5 Business Benefits of Telecommuting

In Collaboration by Daniel Newman2 Comments


When Yahoo! CEO Marissa Mayer banned telecommuting for her employees back in March, the decision stirred a vigorous debate throughout the InterWebs about the validity of businesses everywhere letting their employees work from home.

The way I see it, telecommuting can boost the personal and professional productivity for any organization’s employees, not to mention that the more widely it is embraced, the better for the organization that can integrate technology to make the work-from-home process even smoother.

However, just putting in the technology and allowing your team members to telecommute won’t make your business productive. It comes down to managing your teams (as if they were there) and making sure they are kept in the loop so they don’t become disconnected by not being in the office.

The advantages of telecommuting are abundant, and with that said, here are five major ways your company will benefit from allowing employee telecommuting.

  • 1. Morale: Happier employees get more done. In many cities employees deal with a grinding commute only to sit in an office where they interact very little with their coworkers. Whether the telecommuting arrangement is permanent or just a weekly flex day, the reduced travel and stress can provide a tremendous boost in employee morale.
  • 2. Talent Acquisition: This is great in both large and small markets because the best talent isn’t always within driving distance. This is certainly affected by the scope of the position, but many businesses that do not require day-to-day physical access to a shared office can benefit by finding the best candidate regardless of physical location. Telecommuting lets companies choose from a much larger talent pool when it comes time to recruit for open positions.
  • 3. Productivity: If you have ever worked remotely you probably know that you can get so much done when the surroundings are right. In a lot of offices there are constant distractions that lead to less work getting done than a company desires. While the camaraderie is good for the employees and I would never refute that, beyond a little small talk, there isn’t a lot that can be accomplished sitting in a meeting room that cannot be accomplished using collaboration tools.
  • 4. Flexibility: Trying to get teams physically together in the same place at the same time time isn’t necessarily easier because everyone comes to an office. The technology that companies adopt to enable telecommuting allows companies to collaborate in real time from anywhere that team members are. Teleconferencing, web conferencing and of course Telepresence all can be accessed from just about anywhere. So when people can’t be in the same place the meeting will still go on.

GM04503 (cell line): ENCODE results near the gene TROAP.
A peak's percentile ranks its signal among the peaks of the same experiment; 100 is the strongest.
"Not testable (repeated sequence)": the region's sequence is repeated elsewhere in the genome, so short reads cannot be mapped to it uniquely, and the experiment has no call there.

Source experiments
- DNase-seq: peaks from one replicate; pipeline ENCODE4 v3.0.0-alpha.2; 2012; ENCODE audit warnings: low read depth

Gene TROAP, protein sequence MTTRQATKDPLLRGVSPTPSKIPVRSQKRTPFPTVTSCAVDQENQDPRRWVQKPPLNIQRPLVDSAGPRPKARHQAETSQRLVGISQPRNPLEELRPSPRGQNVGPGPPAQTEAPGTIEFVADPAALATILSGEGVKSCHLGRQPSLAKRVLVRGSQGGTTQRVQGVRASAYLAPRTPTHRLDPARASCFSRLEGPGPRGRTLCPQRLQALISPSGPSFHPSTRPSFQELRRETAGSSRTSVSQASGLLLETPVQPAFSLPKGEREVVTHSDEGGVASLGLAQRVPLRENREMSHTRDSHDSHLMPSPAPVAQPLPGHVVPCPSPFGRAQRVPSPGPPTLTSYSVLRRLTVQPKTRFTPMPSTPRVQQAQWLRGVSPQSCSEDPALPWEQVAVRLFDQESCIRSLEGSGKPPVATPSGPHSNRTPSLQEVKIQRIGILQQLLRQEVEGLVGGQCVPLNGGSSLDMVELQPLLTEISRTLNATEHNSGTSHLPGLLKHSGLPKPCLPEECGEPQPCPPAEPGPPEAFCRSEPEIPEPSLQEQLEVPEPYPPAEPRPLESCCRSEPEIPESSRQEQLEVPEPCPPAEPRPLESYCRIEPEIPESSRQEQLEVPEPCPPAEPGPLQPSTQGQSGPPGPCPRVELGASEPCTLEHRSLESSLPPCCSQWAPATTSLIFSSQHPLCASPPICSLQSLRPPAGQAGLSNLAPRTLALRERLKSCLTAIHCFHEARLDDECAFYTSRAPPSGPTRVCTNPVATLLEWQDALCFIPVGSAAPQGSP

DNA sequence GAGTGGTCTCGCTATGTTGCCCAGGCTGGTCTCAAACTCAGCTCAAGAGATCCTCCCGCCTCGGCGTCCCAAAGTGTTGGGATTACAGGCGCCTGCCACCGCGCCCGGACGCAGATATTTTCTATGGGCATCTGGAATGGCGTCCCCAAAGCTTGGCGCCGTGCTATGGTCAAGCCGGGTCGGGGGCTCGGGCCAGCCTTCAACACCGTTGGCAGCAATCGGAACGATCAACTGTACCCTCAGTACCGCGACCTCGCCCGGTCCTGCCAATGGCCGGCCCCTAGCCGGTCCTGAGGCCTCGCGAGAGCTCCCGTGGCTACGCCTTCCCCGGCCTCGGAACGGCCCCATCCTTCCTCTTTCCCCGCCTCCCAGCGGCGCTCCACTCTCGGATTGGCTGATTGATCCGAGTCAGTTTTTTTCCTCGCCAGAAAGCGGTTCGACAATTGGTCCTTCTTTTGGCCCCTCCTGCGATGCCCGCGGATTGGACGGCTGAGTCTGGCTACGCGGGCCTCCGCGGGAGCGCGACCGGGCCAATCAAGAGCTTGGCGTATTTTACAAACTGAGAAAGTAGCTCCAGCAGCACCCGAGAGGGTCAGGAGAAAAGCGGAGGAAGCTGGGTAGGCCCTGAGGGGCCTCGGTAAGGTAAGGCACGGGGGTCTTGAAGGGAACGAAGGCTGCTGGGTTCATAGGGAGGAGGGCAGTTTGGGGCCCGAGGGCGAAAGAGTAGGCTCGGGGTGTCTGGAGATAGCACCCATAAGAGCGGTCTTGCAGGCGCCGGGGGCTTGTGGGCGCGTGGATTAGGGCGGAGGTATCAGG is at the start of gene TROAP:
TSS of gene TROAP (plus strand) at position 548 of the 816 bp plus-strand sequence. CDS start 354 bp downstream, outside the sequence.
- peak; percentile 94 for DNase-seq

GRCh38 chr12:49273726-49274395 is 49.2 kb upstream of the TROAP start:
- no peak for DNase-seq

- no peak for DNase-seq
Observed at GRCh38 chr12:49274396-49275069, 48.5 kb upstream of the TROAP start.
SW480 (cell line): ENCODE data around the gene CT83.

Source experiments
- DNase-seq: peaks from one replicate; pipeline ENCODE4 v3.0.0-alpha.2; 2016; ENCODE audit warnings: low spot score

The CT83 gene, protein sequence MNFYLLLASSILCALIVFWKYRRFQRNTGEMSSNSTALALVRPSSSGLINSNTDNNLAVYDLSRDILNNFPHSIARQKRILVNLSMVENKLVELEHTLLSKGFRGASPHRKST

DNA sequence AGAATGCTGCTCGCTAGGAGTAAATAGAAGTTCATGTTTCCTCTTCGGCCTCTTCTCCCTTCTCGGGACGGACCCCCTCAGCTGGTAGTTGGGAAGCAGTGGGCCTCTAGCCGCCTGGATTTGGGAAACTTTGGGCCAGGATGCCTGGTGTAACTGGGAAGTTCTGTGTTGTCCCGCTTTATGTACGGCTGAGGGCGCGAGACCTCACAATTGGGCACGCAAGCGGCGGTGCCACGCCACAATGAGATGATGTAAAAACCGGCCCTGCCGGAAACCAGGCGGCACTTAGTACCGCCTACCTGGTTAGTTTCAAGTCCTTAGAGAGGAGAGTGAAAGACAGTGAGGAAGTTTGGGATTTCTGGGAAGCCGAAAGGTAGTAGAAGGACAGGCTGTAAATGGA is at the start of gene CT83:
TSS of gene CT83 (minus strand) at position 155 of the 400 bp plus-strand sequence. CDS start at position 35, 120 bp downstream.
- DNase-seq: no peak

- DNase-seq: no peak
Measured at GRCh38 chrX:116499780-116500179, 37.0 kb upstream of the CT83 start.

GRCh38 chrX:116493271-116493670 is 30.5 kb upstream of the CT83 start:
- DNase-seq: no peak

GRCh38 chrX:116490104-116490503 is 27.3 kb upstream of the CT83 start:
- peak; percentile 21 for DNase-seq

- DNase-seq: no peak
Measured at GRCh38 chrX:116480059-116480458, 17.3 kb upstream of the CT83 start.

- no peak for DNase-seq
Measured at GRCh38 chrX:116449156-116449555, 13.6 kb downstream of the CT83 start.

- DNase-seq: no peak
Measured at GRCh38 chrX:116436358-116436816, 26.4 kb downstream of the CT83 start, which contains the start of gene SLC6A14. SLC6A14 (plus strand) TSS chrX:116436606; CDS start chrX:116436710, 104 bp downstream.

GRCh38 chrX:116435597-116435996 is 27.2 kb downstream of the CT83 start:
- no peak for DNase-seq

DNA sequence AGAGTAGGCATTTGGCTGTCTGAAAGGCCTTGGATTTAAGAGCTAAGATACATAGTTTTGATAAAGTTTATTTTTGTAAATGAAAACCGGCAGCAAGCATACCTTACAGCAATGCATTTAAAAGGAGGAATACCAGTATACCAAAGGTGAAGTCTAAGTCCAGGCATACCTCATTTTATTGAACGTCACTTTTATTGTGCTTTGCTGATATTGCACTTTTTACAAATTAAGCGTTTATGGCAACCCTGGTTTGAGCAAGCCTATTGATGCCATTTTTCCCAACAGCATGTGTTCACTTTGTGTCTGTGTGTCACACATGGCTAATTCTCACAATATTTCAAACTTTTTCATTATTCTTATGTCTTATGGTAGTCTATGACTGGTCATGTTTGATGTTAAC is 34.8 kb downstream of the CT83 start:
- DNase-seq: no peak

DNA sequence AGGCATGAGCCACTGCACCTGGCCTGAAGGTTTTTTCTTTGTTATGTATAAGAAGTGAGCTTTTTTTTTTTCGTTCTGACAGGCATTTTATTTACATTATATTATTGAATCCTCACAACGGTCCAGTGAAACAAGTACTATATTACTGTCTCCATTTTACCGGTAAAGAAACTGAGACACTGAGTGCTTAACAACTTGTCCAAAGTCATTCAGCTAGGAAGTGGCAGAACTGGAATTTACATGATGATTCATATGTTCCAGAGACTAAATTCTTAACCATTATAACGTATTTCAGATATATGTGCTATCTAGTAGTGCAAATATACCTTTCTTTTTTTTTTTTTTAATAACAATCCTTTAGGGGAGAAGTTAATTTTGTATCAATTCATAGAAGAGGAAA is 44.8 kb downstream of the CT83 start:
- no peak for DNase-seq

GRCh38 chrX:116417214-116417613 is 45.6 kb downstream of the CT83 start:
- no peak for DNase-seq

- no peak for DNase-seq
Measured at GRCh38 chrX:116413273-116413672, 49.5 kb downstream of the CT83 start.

• 5. Adoption: I have said this for as long as I can remember: ”Eat your own dog food!” Any business that considers itself high tech should have the tools required for successful telecommuting. Even more importantly, they should be promoting it to achieve maximum productivity and work-life balance. The use of the technology to truly bring the organization closer together day in and day out is priceless as it relates to better selling and delivering the solutions that your customers need.

Does your company allow telecommuting? If not, maybe it should.

What other ways could your organization benefit from telecommuting?

This article was originally written for and published in Commercial Integrator Magazine and can be found here.

Daniel Newman is the Principal Analyst of Futurum Research and the CEO of Broadsuite Media Group. Living his life at the intersection of people and technology, Daniel works with the world’s largest technology brands exploring Digital Transformation and how it is influencing the enterprise. From Big Data to IoT to Cloud Computing, Newman makes the connections between business, people and tech that are required for companies to benefit most from their technology projects, which leads to his ideas regularly being cited in CIO.Com, CIO Review and hundreds of other sites across the world. A 5x Best Selling Author including his most recent “Building Dragons: Digital Transformation in the Experience Economy,” Daniel is also a Forbes, Entrepreneur and Huffington Post Contributor. MBA and Graduate Adjunct Professor, Daniel Newman is a Chicago Native and his speaking takes him around the world each year as he shares his vision of the role technology will play in our future.


  1. As a person who has telecommuted since 1998, I definitely appreciate the benefits! I also understand it requires a strong discipline to telecommute, and the blade cuts both ways:
    – Can’t allow yourself to get distracted by kids, pets, lure of shiny objects, etc…unless it is truly part of a work/life blend.
    – Can’t allow yourself to get lured into working around the clock because it is so easy to go back to the computer…or simply grab the nearest electronic device that already has your email, social channels, VPN capabilities, etc.
    I did NOT like the announcements by both Yahoo and Best Buy as it related to telecommuters. However, I will say one thing in DEFENSE of the decision: If Yahoo was trying desperately to change the culture of the company, then it may determine the best way to start…is get everybody in the office and “on board”. If the culture’s morale was low, then changing the trend of that morale is a lot harder to accomplish when your remote workers have already “checked out” on any of your messaging. Then, it becomes time to establish a new baseline of communications and trust…before reintroducing the telecommute option.

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